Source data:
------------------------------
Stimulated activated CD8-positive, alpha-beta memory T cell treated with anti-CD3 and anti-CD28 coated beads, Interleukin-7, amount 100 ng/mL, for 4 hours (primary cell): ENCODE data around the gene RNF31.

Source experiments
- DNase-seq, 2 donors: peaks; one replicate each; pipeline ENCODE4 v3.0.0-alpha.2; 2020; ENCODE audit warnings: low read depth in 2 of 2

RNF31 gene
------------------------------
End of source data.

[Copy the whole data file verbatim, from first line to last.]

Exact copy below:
Stimulated activated CD8-positive, alpha-beta memory T cell treated with anti-CD3 and anti-CD28 coated beads, Interleukin-7, amount 100 ng/mL, for 4 hours (primary cell): ENCODE data around the gene RNF31.

Source experiments
- DNase-seq, 2 donors: peaks; one replicate each; pipeline ENCODE4 v3.0.0-alpha.2; 2020; ENCODE audit warnings: low read depth in 2 of 2

RNF31 gene